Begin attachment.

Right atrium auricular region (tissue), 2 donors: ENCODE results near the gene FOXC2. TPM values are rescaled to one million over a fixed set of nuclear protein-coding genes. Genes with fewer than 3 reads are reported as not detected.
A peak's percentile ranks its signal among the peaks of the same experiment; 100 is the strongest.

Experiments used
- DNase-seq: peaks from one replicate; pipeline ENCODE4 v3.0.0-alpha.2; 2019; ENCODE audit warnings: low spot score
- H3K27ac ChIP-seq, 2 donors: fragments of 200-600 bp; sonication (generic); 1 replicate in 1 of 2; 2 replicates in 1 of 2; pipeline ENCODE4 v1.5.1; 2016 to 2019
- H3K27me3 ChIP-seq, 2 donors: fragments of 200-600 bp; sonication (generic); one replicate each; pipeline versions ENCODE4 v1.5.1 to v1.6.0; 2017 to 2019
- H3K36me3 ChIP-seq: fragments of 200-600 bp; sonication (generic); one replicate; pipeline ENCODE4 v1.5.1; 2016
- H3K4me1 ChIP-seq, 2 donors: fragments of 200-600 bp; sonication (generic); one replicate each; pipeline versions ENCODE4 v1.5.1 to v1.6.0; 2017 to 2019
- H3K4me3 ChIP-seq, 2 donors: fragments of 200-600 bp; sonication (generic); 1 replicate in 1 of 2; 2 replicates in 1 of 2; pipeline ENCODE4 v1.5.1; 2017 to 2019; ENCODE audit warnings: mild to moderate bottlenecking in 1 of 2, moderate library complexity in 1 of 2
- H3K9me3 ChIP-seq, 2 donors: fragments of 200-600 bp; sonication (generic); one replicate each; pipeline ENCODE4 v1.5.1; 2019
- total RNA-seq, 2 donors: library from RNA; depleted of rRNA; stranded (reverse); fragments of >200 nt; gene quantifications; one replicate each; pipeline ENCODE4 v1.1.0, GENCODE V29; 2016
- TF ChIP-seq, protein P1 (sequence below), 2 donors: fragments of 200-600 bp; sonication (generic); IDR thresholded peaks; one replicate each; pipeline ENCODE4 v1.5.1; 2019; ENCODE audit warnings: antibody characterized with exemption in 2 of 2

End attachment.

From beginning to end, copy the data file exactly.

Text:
Right atrium auricular region (tissue), 2 donors: ENCODE results near the gene FOXC2. TPM values are rescaled to one million over a fixed set of nuclear protein-coding genes. Genes with fewer than 3 reads are reported as not detected.
A peak's percentile ranks its signal among the peaks of the same experiment; 100 is the strongest.

Experiments used
- DNase-seq: peaks from one replicate; pipeline ENCODE4 v3.0.0-alpha.2; 2019; ENCODE audit warnings: low spot score
- H3K27ac ChIP-seq, 2 donors: fragments of 200-600 bp; sonication (generic); 1 replicate in 1 of 2; 2 replicates in 1 of 2; pipeline ENCODE4 v1.5.1; 2016 to 2019
- H3K27me3 ChIP-seq, 2 donors: fragments of 200-600 bp; sonication (generic); one replicate each; pipeline versions ENCODE4 v1.5.1 to v1.6.0; 2017 to 2019
- H3K36me3 ChIP-seq: fragments of 200-600 bp; sonication (generic); one replicate; pipeline ENCODE4 v1.5.1; 2016
- H3K4me1 ChIP-seq, 2 donors: fragments of 200-600 bp; sonication (generic); one replicate each; pipeline versions ENCODE4 v1.5.1 to v1.6.0; 2017 to 2019
- H3K4me3 ChIP-seq, 2 donors: fragments of 200-600 bp; sonication (generic); 1 replicate in 1 of 2; 2 replicates in 1 of 2; pipeline ENCODE4 v1.5.1; 2017 to 2019; ENCODE audit warnings: mild to moderate bottlenecking in 1 of 2, moderate library complexity in 1 of 2
- H3K9me3 ChIP-seq, 2 donors: fragments of 200-600 bp; sonication (generic); one replicate each; pipeline ENCODE4 v1.5.1; 2019
- total RNA-seq, 2 donors: library from RNA; depleted of rRNA; stranded (reverse); fragments of >200 nt; gene quantifications; one replicate each; pipeline ENCODE4 v1.1.0, GENCODE V29; 2016
- TF ChIP-seq, protein P1 (sequence below), 2 donors: fragments of 200-600 bp; sonication (generic); IDR thresholded peaks; one replicate each; pipeline ENCODE4 v1.5.1; 2019; ENCODE audit warnings: antibody characterized with exemption in 2 of 2